One of the greatest verses on prayer in the Bible is 1 John 3:22, which says "And whatever we ask, we receive of him, because we keep his commandments, and do those things that are pleasing in his sight." This is a remarkable statement and totally in keeping with Jesus' teaching in the Sermon on the Mount. 

But prayer is also one thing more. It is prayer to God the Father. It is through Jesus Christ. And it is also in the Holy Spirit. This is the third great principle of prayer. That is why Ephesians 2:18 says of the Jews and Gentiles, "For through him” (that is, through Jesus Christ), “we both may have access by one Spirit unto the Father." 

Have you learned that lesson? Or are you still like so many Christians who do not really know what it is to pray to God? I believe that the psychiatrists are entirely right when they say that much of our prayer is mere wish-fulfillment. For we often pray merely by reciting things that we would like to see happen to ourselves. Instead of this, Jesus taught that we are to pray only when we are conscious of being in God's presence and are truly communing with Him.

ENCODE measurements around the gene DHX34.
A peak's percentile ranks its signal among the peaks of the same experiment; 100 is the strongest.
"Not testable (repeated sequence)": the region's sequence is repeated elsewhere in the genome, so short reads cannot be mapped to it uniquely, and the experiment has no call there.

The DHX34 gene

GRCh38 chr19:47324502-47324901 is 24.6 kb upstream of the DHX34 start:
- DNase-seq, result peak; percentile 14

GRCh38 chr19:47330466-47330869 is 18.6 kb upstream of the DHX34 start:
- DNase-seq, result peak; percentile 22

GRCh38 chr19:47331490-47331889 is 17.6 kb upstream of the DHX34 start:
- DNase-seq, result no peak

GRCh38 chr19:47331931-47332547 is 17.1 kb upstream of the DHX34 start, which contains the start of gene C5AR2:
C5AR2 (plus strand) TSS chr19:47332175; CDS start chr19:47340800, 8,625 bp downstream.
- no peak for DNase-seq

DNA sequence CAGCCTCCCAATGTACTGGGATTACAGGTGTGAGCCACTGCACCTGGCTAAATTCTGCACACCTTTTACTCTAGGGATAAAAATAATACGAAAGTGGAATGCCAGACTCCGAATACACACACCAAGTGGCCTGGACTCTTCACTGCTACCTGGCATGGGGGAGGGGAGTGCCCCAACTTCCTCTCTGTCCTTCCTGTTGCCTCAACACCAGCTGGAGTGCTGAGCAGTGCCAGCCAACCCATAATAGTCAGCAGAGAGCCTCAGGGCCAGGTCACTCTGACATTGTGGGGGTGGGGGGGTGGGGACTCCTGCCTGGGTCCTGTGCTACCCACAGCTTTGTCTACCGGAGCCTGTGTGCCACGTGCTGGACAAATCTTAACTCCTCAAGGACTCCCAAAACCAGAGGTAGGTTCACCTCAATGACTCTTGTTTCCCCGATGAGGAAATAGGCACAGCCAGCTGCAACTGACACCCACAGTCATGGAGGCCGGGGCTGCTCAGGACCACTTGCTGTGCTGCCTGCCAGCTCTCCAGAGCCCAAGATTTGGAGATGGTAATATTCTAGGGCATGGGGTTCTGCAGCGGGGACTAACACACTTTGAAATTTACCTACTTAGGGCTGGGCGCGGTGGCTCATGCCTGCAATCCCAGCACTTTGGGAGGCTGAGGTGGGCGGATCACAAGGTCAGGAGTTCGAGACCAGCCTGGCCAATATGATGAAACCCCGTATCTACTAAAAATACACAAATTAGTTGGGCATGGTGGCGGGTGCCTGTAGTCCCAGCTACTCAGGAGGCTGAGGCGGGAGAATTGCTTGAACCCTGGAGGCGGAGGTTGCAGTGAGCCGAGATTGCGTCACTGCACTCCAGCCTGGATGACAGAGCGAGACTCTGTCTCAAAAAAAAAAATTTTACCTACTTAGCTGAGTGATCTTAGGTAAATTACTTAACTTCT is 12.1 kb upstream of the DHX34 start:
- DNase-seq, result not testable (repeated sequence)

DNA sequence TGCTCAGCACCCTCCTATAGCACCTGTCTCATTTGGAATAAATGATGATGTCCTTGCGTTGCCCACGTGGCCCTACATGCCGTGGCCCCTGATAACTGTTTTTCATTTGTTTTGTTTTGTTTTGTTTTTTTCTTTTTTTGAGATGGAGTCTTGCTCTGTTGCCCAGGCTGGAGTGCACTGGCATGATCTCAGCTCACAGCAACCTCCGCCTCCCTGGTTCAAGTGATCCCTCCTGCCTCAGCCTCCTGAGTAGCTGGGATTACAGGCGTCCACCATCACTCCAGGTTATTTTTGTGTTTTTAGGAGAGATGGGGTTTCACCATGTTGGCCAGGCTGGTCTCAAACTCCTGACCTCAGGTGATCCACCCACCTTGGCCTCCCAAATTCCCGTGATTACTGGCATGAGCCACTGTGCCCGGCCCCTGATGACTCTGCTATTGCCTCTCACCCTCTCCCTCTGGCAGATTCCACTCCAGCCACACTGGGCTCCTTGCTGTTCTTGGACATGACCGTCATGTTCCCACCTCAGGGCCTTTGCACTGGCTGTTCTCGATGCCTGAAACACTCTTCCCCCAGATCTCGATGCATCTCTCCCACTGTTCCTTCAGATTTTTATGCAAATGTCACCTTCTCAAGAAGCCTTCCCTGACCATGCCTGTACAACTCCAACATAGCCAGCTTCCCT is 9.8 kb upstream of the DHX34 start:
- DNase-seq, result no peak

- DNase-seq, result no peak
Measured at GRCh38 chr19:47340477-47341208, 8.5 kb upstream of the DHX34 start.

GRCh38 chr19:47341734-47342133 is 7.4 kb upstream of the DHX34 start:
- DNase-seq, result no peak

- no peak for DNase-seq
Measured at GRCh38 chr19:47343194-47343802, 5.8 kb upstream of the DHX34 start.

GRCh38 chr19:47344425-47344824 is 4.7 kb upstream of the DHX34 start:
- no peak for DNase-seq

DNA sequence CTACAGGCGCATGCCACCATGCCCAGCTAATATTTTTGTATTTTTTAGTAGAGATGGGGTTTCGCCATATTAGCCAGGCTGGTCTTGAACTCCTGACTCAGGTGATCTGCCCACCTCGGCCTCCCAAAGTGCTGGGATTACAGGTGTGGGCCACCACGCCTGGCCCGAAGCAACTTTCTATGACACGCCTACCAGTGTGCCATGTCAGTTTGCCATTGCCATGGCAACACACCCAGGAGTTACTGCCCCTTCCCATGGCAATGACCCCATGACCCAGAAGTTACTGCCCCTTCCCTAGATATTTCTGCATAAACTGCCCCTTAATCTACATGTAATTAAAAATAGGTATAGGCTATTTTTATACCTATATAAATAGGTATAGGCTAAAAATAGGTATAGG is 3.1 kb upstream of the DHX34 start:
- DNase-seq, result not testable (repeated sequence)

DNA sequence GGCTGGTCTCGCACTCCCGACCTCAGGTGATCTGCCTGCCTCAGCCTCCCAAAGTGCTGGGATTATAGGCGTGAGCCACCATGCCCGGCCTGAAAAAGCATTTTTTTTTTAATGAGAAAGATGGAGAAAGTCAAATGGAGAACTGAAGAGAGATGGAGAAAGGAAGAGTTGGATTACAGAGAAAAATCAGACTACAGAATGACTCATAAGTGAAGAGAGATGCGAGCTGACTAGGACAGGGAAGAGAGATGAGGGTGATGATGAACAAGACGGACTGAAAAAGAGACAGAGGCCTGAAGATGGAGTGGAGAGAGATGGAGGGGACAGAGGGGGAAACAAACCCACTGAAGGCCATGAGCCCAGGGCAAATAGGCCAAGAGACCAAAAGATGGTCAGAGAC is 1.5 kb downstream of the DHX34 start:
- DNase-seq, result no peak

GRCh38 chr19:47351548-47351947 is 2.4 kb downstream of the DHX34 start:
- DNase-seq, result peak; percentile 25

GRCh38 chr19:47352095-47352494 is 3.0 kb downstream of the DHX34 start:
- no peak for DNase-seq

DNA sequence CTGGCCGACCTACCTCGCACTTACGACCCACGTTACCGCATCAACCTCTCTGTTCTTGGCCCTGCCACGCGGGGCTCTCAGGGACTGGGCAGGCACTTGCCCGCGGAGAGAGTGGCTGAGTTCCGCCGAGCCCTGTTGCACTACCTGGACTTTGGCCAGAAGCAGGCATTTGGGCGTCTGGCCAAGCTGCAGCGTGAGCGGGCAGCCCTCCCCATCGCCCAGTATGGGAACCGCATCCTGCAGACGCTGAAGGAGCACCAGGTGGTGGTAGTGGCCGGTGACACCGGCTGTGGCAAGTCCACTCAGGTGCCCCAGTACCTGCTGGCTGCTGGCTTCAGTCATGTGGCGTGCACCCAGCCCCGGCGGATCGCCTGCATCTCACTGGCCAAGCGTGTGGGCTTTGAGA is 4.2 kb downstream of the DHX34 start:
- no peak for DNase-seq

Actually, these verses are concerned with the tendency that all men have to pray to themselves and to other persons rather than to God. They teach that prayer must always be made to God, and that as a consequence it must be made in the knowledge that God is always more ready to answer than we are to pray to Him. Let me make this the first great principle of true prayer. True prayer is prayer that is offered to God, our heavenly Father. 

The second great example of godly living discussed by Jesus Christ in the second chapter of the Sermon on the Mount is prayer. It is an important subject, for prayer is at least partially confusing to us all.